As Ottawa’s post-secondary institutions move from in-person classes to online learning in response to the spread of COVID-19, students are worried the new changes will negatively affect their education.
Olivia Gleason, a first-year veterinary technician student at Algonquin, said there are not enough guidelines on the new structural changes.
“They haven’t really told us anything,” said Gleason, who hasn’t heard from all of her professors about how the classes will adapt to in-class cancellations. “We don’t really know what’s happening, we just know we’re going online and all of our lectures are now going to be live.”
The first-year student also voiced concerns on how web-based communication and online learning may impact her education.
“I feel like with going online there’s going to be a lot of miscommunication,” said Gleason. “I won’t know when anything’s happening.”
Algonquin says that it has contacted students to explain the transition.
“Algonquin College has provided students with numerous supports to assist them with the transition to online learning. Not only has each student been contacted by his or her program co-ordinator, but the College has also reached out to each student to ensure they have the online tools they need to be successful in their studies,” said spokesperson Ruth Dunley in an email to Capital Current.
“We have also provided a full website of resources, for students and employees, to keep them up to date with how the College is handling this unprecedented situation. We encourage any student who is encountering issues or problems to contact their professors or program coordinators — they are all available and happy to assist,” she added.
Other students are also worried about not having in-person communication with their instructors.
Emily Panciuk, a second-year criminology student at the University of Ottawa, said her professors are not responsive to email.
“I emailed a couple of my profs because I have assignments due this week and next week, so I’ve been trying to email them and they haven’t really been answering, when they do they’re like ‘I’ve been getting so many emails.’”
Gleason and Panciuk are both concerned they won’t be able to fully concentrate on school while off-campus.
“I found myself this year really struggling hard with one online course,” said Gleason. “I was like, ‘Oh, I have so much time to do it, I don’t actually have to go to the class,’ and stuff like that. So I was falling behind in it.”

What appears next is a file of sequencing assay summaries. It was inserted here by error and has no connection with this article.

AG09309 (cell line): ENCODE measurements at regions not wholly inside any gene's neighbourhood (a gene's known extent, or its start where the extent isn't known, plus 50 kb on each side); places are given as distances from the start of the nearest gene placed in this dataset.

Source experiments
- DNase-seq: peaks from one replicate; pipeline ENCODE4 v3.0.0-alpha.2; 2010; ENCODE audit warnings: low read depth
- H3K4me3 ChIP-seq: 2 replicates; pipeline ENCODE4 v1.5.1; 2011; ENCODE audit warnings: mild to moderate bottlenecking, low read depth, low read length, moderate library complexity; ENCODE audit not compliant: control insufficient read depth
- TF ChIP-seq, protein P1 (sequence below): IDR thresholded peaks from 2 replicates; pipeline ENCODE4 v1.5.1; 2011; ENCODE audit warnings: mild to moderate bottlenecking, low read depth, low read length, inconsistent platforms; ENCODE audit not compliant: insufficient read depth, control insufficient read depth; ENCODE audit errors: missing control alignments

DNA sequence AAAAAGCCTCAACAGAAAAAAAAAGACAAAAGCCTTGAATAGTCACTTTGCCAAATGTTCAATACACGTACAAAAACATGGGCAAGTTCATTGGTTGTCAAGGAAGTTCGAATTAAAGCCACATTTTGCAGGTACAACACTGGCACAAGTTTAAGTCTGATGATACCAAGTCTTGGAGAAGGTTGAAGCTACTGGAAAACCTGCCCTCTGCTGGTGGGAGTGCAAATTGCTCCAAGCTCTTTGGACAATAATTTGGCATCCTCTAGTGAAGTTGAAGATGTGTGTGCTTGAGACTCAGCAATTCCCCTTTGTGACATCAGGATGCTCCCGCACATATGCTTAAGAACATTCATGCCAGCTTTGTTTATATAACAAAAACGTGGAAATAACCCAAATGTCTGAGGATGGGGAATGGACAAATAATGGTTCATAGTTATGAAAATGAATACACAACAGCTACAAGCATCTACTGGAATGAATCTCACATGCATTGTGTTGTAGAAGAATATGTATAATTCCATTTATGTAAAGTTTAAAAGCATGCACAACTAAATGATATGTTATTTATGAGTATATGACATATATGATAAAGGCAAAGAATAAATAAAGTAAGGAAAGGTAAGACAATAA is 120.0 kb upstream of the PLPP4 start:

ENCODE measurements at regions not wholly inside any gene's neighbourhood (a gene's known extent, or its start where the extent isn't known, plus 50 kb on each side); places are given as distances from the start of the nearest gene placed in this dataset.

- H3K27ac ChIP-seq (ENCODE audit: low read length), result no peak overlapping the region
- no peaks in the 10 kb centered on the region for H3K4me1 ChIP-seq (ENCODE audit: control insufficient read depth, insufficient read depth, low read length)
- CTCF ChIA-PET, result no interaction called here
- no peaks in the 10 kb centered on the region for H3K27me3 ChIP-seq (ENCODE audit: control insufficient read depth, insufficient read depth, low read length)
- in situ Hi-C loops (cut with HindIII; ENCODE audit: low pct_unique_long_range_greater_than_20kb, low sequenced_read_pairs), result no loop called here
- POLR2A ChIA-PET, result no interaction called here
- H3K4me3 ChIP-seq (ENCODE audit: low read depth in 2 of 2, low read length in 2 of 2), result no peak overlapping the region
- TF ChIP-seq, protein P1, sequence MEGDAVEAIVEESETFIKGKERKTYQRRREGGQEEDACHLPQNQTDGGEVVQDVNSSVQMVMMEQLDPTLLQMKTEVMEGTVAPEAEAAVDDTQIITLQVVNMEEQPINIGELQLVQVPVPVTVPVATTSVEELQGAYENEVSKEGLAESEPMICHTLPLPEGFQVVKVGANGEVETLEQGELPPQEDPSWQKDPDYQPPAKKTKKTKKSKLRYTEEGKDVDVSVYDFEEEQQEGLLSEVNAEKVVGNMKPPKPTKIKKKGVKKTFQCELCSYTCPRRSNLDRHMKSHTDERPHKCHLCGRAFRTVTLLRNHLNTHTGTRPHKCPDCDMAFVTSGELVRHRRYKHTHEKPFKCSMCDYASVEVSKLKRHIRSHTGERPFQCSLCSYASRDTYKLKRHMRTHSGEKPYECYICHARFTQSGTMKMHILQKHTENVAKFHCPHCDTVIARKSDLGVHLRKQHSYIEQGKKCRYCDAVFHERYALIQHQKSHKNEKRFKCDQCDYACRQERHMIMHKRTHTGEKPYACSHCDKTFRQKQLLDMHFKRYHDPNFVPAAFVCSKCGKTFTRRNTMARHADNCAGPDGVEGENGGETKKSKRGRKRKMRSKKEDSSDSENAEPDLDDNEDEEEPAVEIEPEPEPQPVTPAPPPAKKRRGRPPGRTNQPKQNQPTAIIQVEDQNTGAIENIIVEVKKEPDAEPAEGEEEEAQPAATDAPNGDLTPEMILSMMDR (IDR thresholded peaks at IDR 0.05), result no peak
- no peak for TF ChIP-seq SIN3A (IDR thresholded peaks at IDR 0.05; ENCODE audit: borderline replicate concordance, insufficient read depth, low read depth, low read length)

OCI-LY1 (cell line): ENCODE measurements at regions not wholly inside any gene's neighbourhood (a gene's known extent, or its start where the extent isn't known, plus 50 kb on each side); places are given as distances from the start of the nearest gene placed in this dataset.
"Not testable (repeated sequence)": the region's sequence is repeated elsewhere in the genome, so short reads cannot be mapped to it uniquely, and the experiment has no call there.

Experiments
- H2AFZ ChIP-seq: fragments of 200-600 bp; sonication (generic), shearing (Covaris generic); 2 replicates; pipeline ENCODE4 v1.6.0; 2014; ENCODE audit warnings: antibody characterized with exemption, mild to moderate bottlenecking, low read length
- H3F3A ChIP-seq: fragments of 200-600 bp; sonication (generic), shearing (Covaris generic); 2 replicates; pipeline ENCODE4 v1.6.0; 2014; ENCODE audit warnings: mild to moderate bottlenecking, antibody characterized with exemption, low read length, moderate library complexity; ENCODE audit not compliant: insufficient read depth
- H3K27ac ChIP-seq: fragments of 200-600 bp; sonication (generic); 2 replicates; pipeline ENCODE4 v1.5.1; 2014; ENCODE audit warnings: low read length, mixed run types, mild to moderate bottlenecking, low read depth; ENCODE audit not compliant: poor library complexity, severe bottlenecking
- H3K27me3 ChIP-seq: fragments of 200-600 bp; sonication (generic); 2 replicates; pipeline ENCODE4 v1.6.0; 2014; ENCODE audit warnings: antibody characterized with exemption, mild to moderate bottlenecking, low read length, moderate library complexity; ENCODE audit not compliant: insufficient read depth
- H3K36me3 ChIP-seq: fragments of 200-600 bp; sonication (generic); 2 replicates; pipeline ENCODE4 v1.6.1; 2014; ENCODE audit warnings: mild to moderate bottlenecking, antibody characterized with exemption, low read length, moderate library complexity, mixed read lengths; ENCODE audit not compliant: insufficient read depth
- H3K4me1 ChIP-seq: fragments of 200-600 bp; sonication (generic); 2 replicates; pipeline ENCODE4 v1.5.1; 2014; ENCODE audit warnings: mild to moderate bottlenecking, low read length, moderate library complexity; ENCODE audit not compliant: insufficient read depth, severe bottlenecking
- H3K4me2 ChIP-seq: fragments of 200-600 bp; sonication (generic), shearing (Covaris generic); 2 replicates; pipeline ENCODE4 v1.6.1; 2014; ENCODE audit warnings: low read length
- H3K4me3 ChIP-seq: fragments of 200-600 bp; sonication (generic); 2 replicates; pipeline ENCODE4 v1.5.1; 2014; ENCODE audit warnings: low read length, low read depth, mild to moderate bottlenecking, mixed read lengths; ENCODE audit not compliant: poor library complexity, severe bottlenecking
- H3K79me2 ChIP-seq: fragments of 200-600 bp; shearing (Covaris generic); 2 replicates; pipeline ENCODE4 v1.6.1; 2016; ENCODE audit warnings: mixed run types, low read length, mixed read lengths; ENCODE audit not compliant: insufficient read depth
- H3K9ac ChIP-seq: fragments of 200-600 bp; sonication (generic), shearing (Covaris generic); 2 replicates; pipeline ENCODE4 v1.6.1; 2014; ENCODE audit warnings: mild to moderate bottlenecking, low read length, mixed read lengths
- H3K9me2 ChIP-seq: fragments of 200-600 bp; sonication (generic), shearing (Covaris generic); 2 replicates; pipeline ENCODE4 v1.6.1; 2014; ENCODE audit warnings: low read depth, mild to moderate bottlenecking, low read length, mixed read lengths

“I feel like that’s going to happen with all my classes now … I’m not going to make good study habits.”
Students across the city received the announcement of moving from in-person classes towards other forms of teaching on March 13, two days after the first case of COVID-19 was confirmed in Ottawa.
Kirsten Josling is a teaching assistant and a Peer Assisted Study Session (PASS) facilitator for a first-year financial accounting class at Carleton University. Before the university’s closure, her role consisted of assisting the professor in class, and holding two workshops and one office hour a week.
“My role has changed immensely,” said Josling. “I’m still expected to hold two online sessions a week plus an office hour, but the number of emails I’ve gotten has tripled or quadrupled regarding course material.”
Josling added students now have less support because classes have moved outside of the classroom.
“I think students are needing a lot more support outside of the lecture because they’re not able to ask questions and be engaged in the classroom or even ask their peers.”
She added, “that’s resulting in me getting a lot more questions and also a lot more questions on how to use the technology.”
Saarah Rasheed, a third-year journalism student at Carleton, worked at the school’s library to pay her way through school. However, the province has ordered all libraries closed, affecting her work hours. “They’re going to pay us for the rest of the semester, based on our regular hours, but we’re not allowed to come in because it’s closed,” said Rasheed. But it does mean an early end to this academic year. “I’ll be going back [to Vancouver] soon since classes are online.”
The concerns about how the switch to online classes can negatively affect grades encouraged the University of Ottawa student, Maria Khorkhordina, to start an online petition. The petition asks the dean of each faculty and the president of the university, Jacques Frémont, to consider making classes ‘pass or fail’ for the winter 2020 semester.
In light of the unexpected circumstances created by the global pandemic, Carleton has extended the deadline for the semester’s final grades until May 8, the university has tweeted.
In light of the unprecedented circumstances presented by COVID-19, we are extending the deadline for winter final grades for all courses to May 8, 2020. Greater efforts to submit grades for potential graduates is encouraged.https://t.co/n5MImDx2id— Carleton University (@Carleton_U) March 19, 2020